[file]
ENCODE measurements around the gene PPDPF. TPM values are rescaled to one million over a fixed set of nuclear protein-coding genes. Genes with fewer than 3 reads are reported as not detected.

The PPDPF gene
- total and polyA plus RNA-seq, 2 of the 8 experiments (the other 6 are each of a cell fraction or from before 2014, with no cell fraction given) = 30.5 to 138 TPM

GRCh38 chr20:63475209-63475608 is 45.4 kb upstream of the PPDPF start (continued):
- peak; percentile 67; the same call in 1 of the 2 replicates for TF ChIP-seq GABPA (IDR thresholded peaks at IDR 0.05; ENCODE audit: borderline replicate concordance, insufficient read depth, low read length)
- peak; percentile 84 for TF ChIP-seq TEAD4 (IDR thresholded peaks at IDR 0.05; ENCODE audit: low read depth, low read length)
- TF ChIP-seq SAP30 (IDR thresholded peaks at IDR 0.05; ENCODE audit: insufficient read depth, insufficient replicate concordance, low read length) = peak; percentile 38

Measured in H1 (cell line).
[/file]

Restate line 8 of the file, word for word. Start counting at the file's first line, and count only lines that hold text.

Measured in H1 (cell line).